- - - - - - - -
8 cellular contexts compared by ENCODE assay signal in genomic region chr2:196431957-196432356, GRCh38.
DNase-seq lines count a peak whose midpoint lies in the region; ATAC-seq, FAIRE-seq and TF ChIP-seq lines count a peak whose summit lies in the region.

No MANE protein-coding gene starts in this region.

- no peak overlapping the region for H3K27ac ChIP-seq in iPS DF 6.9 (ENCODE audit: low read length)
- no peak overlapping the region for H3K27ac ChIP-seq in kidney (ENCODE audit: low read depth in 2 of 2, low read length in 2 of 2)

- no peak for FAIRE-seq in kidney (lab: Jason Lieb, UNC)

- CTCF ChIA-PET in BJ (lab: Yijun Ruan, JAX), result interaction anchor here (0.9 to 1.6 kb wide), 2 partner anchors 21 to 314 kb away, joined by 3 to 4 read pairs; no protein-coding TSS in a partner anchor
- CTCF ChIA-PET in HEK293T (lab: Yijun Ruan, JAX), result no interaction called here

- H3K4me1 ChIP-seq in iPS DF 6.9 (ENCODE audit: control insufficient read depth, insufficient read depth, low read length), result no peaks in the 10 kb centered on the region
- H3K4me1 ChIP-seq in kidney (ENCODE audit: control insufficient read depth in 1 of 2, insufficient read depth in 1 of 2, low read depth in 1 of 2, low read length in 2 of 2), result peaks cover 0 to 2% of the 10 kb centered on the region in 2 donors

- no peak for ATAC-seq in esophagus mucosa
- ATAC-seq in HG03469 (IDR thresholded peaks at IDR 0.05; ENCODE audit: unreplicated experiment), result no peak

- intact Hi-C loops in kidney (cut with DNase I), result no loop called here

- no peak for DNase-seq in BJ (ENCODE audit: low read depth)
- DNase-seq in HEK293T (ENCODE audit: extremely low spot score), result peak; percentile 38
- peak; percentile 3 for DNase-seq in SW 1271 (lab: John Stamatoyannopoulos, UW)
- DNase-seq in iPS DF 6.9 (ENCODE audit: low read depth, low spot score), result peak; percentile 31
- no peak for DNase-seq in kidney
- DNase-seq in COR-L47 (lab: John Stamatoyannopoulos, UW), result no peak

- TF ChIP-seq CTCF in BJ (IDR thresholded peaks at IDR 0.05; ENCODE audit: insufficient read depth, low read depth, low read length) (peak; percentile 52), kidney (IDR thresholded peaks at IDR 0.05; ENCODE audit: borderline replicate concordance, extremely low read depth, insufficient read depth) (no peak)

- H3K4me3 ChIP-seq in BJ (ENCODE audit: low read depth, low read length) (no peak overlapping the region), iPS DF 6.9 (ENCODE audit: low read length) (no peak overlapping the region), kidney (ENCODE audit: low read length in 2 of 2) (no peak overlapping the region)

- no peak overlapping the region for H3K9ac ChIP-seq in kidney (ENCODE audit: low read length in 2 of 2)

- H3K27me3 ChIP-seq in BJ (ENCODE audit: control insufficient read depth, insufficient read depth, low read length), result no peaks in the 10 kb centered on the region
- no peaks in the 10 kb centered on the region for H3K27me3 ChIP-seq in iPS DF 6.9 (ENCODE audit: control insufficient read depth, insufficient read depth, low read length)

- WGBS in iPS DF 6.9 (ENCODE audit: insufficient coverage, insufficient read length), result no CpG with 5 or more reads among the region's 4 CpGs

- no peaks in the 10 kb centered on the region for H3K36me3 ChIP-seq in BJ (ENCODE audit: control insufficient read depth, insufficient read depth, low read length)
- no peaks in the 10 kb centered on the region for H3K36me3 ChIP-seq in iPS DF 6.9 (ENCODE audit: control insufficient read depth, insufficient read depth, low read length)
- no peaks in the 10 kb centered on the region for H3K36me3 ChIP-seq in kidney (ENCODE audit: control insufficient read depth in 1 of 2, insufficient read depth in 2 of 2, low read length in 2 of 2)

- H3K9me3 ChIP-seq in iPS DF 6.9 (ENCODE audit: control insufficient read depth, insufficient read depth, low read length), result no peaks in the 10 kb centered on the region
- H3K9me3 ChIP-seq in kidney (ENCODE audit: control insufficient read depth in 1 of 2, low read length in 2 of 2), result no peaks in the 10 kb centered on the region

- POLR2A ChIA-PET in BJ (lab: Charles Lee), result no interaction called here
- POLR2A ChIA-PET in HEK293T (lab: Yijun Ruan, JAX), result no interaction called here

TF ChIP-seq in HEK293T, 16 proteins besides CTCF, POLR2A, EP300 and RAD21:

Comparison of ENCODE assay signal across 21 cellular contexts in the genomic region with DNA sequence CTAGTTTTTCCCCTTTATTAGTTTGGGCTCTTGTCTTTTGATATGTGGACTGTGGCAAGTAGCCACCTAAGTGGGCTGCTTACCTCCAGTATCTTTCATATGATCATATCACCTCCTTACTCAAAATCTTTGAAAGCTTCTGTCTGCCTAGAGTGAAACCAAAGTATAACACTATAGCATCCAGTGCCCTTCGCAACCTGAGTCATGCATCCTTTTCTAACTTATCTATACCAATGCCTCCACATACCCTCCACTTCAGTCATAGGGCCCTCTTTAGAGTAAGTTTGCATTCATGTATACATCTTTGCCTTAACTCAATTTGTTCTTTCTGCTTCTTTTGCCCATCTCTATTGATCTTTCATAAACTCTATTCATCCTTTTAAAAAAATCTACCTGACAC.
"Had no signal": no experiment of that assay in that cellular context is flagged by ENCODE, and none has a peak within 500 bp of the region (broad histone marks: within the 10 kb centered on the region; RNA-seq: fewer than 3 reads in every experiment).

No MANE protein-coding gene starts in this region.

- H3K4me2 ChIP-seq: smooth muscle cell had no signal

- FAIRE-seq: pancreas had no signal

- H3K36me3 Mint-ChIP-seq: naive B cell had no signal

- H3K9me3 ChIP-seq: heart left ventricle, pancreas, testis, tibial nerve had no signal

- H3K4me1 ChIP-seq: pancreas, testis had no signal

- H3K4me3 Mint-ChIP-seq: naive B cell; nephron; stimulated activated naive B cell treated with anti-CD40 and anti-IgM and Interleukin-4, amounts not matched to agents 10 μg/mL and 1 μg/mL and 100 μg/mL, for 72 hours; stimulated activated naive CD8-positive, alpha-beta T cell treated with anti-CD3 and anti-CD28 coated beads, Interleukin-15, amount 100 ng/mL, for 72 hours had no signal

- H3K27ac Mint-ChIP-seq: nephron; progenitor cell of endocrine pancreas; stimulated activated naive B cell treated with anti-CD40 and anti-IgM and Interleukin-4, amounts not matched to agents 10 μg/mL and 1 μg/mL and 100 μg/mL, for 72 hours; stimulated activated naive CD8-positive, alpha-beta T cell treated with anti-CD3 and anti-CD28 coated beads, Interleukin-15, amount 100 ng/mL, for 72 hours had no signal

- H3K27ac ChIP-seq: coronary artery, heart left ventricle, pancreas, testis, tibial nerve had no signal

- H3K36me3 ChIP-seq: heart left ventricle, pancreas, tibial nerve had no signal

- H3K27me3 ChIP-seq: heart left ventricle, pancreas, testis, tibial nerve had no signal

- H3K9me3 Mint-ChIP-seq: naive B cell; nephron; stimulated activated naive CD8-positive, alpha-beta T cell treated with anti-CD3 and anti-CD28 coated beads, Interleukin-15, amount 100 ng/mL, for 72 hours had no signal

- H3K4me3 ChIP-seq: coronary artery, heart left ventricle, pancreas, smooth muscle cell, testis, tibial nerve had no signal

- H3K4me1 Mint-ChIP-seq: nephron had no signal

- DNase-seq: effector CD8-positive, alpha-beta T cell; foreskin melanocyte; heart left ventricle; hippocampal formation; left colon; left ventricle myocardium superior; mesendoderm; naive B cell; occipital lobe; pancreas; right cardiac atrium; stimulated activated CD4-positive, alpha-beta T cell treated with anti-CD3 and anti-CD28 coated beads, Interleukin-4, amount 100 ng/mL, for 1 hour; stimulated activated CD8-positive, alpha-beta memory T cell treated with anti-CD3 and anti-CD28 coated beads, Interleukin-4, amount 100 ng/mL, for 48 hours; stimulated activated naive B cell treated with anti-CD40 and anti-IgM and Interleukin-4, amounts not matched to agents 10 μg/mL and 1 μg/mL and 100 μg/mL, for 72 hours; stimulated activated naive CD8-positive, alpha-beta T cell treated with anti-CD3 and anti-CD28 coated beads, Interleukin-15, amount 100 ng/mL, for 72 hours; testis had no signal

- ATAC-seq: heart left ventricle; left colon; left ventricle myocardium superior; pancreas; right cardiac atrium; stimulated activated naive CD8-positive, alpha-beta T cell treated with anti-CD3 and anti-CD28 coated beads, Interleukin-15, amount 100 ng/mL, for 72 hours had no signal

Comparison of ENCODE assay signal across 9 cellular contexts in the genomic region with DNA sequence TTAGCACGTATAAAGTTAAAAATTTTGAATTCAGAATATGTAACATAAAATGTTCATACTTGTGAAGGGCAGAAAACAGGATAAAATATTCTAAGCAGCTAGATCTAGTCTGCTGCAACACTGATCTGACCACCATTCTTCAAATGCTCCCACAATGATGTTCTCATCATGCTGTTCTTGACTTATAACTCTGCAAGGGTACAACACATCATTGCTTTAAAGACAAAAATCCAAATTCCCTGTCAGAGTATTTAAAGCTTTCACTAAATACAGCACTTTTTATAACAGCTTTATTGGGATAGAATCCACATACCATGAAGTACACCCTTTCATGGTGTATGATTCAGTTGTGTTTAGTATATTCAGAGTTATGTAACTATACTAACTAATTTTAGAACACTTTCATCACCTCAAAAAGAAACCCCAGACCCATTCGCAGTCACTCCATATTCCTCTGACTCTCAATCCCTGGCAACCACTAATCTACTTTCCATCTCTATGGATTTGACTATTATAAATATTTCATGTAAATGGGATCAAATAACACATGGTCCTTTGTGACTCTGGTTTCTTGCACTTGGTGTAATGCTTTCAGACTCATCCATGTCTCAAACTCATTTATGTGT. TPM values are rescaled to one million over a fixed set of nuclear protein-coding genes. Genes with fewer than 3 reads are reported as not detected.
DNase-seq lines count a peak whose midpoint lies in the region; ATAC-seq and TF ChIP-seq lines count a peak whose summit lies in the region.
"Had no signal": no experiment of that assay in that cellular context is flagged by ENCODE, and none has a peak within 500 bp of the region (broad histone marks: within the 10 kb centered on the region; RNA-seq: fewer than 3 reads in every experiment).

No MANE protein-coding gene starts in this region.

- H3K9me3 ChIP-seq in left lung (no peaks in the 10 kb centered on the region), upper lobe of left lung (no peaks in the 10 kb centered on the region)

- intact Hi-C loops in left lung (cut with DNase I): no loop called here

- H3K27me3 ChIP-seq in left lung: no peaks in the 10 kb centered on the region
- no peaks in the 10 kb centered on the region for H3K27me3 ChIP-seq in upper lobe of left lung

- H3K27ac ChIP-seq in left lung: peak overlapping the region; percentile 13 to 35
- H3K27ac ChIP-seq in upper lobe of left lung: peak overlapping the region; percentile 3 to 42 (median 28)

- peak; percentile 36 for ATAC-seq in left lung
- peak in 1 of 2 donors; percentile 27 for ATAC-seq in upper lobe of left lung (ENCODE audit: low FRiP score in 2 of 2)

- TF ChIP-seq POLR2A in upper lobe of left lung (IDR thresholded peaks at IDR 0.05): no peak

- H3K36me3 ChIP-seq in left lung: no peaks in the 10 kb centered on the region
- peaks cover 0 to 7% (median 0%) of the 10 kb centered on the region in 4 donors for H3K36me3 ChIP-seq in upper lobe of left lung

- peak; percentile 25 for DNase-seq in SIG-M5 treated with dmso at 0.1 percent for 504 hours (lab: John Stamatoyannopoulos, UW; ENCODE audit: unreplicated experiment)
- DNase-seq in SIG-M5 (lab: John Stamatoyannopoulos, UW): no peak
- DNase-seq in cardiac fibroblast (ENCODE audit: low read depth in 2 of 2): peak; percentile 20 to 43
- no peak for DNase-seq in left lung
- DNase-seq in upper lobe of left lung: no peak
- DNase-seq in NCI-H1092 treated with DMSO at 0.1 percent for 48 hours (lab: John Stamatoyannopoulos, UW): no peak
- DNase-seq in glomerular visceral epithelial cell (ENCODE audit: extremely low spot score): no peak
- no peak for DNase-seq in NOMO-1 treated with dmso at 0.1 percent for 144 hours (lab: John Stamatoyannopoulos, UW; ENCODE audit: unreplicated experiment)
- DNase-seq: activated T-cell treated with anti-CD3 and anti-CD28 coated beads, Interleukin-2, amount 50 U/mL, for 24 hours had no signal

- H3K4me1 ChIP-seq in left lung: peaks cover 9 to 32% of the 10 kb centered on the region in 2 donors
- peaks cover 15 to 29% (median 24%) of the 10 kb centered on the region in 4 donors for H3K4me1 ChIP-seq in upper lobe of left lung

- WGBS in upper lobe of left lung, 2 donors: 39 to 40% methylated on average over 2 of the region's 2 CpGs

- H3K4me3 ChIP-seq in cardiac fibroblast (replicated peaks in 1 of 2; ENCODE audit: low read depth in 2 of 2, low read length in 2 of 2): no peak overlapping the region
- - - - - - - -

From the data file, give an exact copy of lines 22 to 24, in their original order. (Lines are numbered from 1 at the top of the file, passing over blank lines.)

- no peak overlapping the region for H3K9ac ChIP-seq in kidney (ENCODE audit: low read length in 2 of 2)

- H3K27me3 ChIP-seq in BJ (ENCODE audit: control insufficient read depth, insufficient read depth, low read length), result no peaks in the 10 kb centered on the region
- no peaks in the 10 kb centered on the region for H3K27me3 ChIP-seq in iPS DF 6.9 (ENCODE audit: control insufficient read depth, insufficient read depth, low read length)